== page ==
I didn't get a chance to watch the Caps game the other night against the Kings until this evening. I watched it until the Kings got their fourth straight goal, breaking my normal rule of waiting until there's a four-goal margin. But the Caps just didn't look good.

When I turned that off, I tried to turn on tonight's tilt against the Penguins, only to find it was on a different network. So I missed much of the first period, but was able to record the rest, so as to watch it after putting the kids to bed.

But, most importantly, I was able to see Chimmer's goal live. Ward made a nice defensive play at the blue line, poking the puck away from Malkin (who got away with two penalties in the game. One was a trip on Laich where he didn't attempt to play the puck, but just took out Laich's skate; and he was able to grab Carlson's stick out of his hands and throw it a ways away). That sent Halpern ahead with the puck, who pulled the defender then hit Chimmer coming up the center of the ice all alone.

From there, the game ended up being a lot of play between the blue lines (but with a lot more in Washington's end than the Penguins').

TVo was awesome, though, and kept the puck out of the net all the way, despite seeing thirty shots (four or five of which he had no business stopping).

The Caps were unable to mount any sustained pressure, with the exception of two shifts by the fourth line in the third period. OV and Semin did have some nice chances in that same period, mostly on the rush (the best chance wasn't on the rush, but the puck was still only in the zone for ten or fifteen seconds).

The two games, combined, have me thinking much more that this just isn't a very good team, though. Even in their wins, I was beginning to wonder if that was the case, and these games are starting to solidify the feeling. They can't really sustain any offensive pressure, they have a lot more trouble exiting their zone than the opposition does. Most of the offense is generated off the rush. I thought they were getting away from that when Hunter arrived, but I think it might be an even bigger percentage now than under Boudreau.

And I think this philosophy of playing defense just by pushing play to the outside isn't really helping. Not that they should allow chances in the middle (those are obviously more dangerous), but that they need to change what they're focusing on. I'm not sure what that should be; maybe focus more on takeaways? Maybe more on winning one-on-one battles in the corners?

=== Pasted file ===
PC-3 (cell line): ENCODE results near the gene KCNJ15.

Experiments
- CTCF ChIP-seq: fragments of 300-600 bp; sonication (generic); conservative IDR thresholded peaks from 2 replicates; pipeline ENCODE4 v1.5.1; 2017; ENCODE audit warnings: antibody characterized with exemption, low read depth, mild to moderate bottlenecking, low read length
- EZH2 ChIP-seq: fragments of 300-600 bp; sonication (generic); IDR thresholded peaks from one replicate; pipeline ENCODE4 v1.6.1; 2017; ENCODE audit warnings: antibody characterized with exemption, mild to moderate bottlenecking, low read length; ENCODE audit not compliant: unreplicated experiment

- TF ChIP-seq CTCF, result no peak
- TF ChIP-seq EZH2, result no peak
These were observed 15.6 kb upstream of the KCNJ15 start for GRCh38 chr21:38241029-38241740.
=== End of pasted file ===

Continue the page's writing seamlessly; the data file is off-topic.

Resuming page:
Maybe I'm just getting too down after one bad, and a couple of so-so, games, but they aren't going to win a lot of games getting out-shot as badly as they regularly are. And as I mentioned, talking about the Flames game, the large number of blocked shots by skaters is making that look better than it is.

In tonight's game, the team took 27 shots, versus 51 for the Penguins (almost identical to the differential against the Kings). And that Penguins team is one that has just been rocked by injuries. The team regularly getting out-shot by teams playing so many AHL'ers is just disturbing to me.

And, speaking of AHL'ers, Schultz was scratched in favor of Tomas Kundratek. Kundratek, in his NHL debut, was played in relatively safe situations, and did fine in his eleven minutes. But I don't really understand why Schultz was scratched for him. Schultz might not be a great defenseman, but he isn't a bad one, either.

Anyway, the clean win moved the Caps into a points tie with Pittsburgh for the eighth spot in the conference (with the Caps holding several tie-breakers). They'll have another chance to move up (and a chance to reach positive goal differential) on Friday against Tampa.

And, hopefully, Backstrom and/or Green will return for that one (not sure what the odds are).

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